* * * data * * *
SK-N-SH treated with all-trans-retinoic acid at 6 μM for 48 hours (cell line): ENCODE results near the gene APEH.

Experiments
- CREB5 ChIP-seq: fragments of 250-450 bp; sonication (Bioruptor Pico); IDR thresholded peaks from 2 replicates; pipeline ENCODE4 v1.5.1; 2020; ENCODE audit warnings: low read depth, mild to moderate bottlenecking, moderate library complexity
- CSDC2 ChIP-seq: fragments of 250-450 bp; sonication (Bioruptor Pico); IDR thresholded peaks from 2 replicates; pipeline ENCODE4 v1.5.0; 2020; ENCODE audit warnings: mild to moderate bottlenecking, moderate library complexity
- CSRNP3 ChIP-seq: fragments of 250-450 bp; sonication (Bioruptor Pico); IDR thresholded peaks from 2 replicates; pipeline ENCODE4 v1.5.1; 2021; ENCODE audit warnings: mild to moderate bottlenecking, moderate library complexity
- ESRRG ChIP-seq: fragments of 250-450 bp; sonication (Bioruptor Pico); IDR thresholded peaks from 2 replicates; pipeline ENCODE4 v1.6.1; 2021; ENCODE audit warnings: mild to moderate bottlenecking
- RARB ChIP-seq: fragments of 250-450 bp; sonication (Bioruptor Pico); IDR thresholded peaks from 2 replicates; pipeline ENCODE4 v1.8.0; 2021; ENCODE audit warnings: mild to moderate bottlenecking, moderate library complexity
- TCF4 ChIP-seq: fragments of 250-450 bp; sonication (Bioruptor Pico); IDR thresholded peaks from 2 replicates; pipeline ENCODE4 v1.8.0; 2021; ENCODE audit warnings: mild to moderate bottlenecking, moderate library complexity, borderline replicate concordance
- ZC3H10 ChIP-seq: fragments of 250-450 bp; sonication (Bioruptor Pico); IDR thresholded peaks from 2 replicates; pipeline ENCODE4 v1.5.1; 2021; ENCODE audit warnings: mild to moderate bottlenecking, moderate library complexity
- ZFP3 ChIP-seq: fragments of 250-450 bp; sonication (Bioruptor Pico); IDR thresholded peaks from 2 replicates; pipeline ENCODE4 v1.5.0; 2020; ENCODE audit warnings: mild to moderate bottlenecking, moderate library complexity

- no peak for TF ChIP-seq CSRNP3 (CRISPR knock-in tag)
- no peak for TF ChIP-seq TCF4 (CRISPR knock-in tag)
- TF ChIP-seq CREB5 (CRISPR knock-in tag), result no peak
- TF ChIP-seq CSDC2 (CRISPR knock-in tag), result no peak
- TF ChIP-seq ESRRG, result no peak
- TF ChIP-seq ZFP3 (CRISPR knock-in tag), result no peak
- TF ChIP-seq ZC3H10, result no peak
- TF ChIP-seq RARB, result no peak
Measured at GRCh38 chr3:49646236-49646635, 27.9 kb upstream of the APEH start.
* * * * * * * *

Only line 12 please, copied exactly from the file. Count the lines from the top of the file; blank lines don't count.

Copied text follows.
- no peak for TF ChIP-seq TCF4 (CRISPR knock-in tag)